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Syringe filters

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Thread: Syringe filters

  1. #1
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    Syringe filters






    I was doing some reading on basskillers website and it suggested to used 50mm diameter and
    .1um filters but there tryin to charge 100$ for 10 of them . I thought that was outrageous considering I can get .2um filters for 15$. Is there a big difference and which filter would you recommend


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    the best setup is a pump setup with polycap. peristaltic pump. very fast, and the polycaps can handle large volume at great speed. they are much superior to bottletop filters
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    I always s 0.45um filter and have never had any issues. Although, it wouldn't hurt to use a 0.2um filter if you like. Below is a study on filter pore size. I attached the link also.

    http://www.millipore.com/publication...TB1025EN00.pdf


    Membrane filters with a 0.45 ?m pore size have long been recognized as the standard for growth of microorganisms. However, there is little published literature comparing the effects of different pore sizes on colony size and recovery. The 0.45 ?m pore size is used to recover bacteria and other microorganisms from many samples and environments almost to the exclusion of other pore sizes. Only rarely are other sizes used for growth and recovery and there is little information available on the effects of different pore sizes on microorganisms. However, other pore sizes are commercially available for microbial enumeration and users will occasionally substitute a filter with a pore size larger or smaller than 0.45 ?m in an attempt to improve their results. This study takes a broad look at the influence of different pore sizes on some common microorganisms. It provides data on the effect of pore size on growth and recovery. The study compares a variety of microorganism/media combinations on a range of pore sizes: 0.22, 0.45, 0.7, 0.8, and 1.2 ?m. The filtration method used in the study was a standard glass funnel and base with vacuum. Test filters were plated on solid (agar) media and compared against spread plates. There was no universal pattern of results. Some microorganisms, such as Micrococcus luteus and Candida albicans showed no significant difference in recovery or colony size with membrane pore size. Other organisms such as Pantoea agglomerans showed no difference in colony size but had low recoveries on 1.2 and 0.22 ?m membranes. being ? 90% versus the controls (spread plates).* The 0.45 ?m membranes met this definition with all test systems. Some test systems showed equivalent recoveries with other pore sizes but in no case were the results significantly better. The lowest recoveries were seen with extremes of the pore size range (1.2 and 0.22 ?m).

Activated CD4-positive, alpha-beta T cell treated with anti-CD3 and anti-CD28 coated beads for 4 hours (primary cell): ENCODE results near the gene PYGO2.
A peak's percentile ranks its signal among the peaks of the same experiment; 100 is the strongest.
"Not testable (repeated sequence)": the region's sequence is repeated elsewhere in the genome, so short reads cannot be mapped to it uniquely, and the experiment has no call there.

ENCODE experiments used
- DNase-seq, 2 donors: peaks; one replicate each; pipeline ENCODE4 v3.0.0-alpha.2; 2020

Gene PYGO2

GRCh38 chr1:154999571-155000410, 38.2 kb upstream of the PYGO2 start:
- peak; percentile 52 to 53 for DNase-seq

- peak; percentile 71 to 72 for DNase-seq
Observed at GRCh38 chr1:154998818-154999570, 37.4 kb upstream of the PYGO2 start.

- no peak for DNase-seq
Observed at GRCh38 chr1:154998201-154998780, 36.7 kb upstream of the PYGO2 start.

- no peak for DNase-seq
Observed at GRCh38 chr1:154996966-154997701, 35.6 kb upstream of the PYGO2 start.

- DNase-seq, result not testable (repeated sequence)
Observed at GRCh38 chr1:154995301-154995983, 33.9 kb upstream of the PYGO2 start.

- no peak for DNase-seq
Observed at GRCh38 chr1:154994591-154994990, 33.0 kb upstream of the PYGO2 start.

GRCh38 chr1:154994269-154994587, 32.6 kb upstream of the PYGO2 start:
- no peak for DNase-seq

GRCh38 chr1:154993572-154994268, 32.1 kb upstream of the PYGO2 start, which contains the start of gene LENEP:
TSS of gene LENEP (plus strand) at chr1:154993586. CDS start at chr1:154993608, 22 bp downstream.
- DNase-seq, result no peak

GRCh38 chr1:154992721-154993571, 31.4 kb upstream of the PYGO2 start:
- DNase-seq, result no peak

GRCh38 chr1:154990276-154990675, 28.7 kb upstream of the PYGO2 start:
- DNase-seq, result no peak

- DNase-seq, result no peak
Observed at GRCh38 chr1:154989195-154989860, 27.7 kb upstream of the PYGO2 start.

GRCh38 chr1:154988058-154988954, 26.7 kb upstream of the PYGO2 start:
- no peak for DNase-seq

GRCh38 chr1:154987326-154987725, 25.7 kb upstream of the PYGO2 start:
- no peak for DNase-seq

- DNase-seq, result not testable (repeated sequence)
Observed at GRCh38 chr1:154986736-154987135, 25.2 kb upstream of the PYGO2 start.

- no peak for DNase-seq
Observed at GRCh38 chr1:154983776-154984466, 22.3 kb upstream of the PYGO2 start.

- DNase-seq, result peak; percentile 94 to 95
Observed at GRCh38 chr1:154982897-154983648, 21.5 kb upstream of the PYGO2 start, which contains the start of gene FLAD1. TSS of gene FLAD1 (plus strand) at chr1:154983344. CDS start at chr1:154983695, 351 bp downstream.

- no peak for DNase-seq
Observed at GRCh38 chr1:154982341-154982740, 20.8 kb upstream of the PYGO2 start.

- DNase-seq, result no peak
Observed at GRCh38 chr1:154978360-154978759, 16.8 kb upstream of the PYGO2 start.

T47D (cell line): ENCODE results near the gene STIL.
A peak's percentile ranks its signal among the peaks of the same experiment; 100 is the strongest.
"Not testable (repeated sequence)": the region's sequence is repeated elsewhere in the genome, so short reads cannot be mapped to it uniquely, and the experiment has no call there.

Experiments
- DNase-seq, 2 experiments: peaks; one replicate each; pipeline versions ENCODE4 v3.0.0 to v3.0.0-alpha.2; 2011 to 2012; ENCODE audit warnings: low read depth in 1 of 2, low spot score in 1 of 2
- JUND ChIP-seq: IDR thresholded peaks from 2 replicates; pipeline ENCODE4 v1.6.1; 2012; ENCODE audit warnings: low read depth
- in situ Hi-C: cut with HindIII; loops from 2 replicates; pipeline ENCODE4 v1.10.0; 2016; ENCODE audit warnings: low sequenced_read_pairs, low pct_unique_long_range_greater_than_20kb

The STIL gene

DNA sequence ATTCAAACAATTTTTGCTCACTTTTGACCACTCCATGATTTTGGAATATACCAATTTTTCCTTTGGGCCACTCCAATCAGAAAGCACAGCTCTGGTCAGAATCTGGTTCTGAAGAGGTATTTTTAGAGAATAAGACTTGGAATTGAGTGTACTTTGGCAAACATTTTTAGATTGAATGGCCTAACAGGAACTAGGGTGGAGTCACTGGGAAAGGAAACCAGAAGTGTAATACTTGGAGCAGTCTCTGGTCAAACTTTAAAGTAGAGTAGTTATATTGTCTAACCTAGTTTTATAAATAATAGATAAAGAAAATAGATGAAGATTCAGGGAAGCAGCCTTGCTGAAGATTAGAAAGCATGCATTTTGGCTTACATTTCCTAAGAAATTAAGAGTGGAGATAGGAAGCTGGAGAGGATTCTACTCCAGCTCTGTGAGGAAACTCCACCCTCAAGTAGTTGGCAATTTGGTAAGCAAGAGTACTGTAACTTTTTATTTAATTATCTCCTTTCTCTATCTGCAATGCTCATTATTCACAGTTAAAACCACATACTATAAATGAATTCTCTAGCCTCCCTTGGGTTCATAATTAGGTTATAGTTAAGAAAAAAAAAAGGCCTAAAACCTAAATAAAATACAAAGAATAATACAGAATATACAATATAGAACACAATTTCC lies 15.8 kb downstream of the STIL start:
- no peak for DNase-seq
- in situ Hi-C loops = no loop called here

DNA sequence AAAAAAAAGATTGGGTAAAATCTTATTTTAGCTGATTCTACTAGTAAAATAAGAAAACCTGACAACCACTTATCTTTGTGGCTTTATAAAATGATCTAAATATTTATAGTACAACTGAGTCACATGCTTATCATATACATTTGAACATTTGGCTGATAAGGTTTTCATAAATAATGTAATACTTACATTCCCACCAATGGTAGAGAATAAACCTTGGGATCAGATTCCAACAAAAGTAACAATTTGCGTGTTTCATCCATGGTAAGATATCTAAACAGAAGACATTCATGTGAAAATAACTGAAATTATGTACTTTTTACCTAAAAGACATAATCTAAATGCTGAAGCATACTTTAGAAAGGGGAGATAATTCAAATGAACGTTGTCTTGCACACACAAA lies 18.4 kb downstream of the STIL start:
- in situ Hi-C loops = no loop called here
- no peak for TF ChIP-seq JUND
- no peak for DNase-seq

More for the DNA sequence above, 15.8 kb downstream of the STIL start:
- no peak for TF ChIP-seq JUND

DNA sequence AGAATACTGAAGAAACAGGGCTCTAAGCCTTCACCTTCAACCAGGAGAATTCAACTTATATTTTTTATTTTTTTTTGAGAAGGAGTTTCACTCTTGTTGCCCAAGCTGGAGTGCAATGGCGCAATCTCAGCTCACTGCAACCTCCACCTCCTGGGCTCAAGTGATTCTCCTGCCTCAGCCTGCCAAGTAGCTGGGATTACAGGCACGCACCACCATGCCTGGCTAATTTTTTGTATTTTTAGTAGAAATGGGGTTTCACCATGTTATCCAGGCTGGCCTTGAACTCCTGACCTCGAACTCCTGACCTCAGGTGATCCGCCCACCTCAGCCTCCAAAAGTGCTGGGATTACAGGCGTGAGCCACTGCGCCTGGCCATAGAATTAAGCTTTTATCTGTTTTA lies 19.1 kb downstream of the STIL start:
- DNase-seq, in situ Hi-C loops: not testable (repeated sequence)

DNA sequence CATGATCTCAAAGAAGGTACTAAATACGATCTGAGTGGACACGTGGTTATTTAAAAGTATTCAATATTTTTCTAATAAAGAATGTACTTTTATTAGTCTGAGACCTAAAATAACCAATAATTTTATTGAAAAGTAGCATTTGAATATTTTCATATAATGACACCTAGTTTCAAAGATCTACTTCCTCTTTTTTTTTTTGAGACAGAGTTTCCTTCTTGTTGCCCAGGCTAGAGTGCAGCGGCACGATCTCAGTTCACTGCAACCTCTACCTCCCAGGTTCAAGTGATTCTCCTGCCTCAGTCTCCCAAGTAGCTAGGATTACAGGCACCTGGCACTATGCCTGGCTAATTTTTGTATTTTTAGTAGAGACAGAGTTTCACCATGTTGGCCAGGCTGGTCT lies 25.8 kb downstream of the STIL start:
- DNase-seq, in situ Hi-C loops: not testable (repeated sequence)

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    Awesome thank you


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    Use .22um filters. It is a laboratory standard for sterility. Some things like prions etc can pass through a .45um filter.

    They want $10/pop for those 50mm syringe filters because of the diameter of the filter. 50mm is huge compared to to the .2um filters you get.
    Filter element area grows significantly with larger diameters - A=pi()/4*D^2. You will filter a lot more and a lot quicker through a larger diameter element size.

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    Quote Originally Posted by UA_Iron View Post
    Use .22um filters. It is a laboratory standard for sterility. Some things like prions etc can pass through a .45um filter.

    They want $10/pop for those 50mm syringe filters because of the diameter of the filter. 50mm is huge compared to to the .2um filters you get.
    Filter element area grows significantly with larger diameters - A=pi()/4*D^2. You will filter a lot more and a lot quicker through a larger diameter element size.
    good info bro thanks

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    Quote Originally Posted by UA_Iron View Post
    Use .22um filters. It is a laboratory standard for sterility. Some things like prions etc can pass through a .45um filter.

    They want $10/pop for those 50mm syringe filters because of the diameter of the filter. 50mm is huge compared to to the .2um filters you get.
    Filter element area grows significantly with larger diameters - A=pi()/4*D^2. You will filter a lot more and a lot quicker through a larger diameter element size.
    ^^^like^^^^

    Do you heat your gear to 200F?


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    You'll want to read the specs on the filter and see what max temperature it can handle and go from there.

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    .45 should be fine man ive read all over and that study too seems like im ok too

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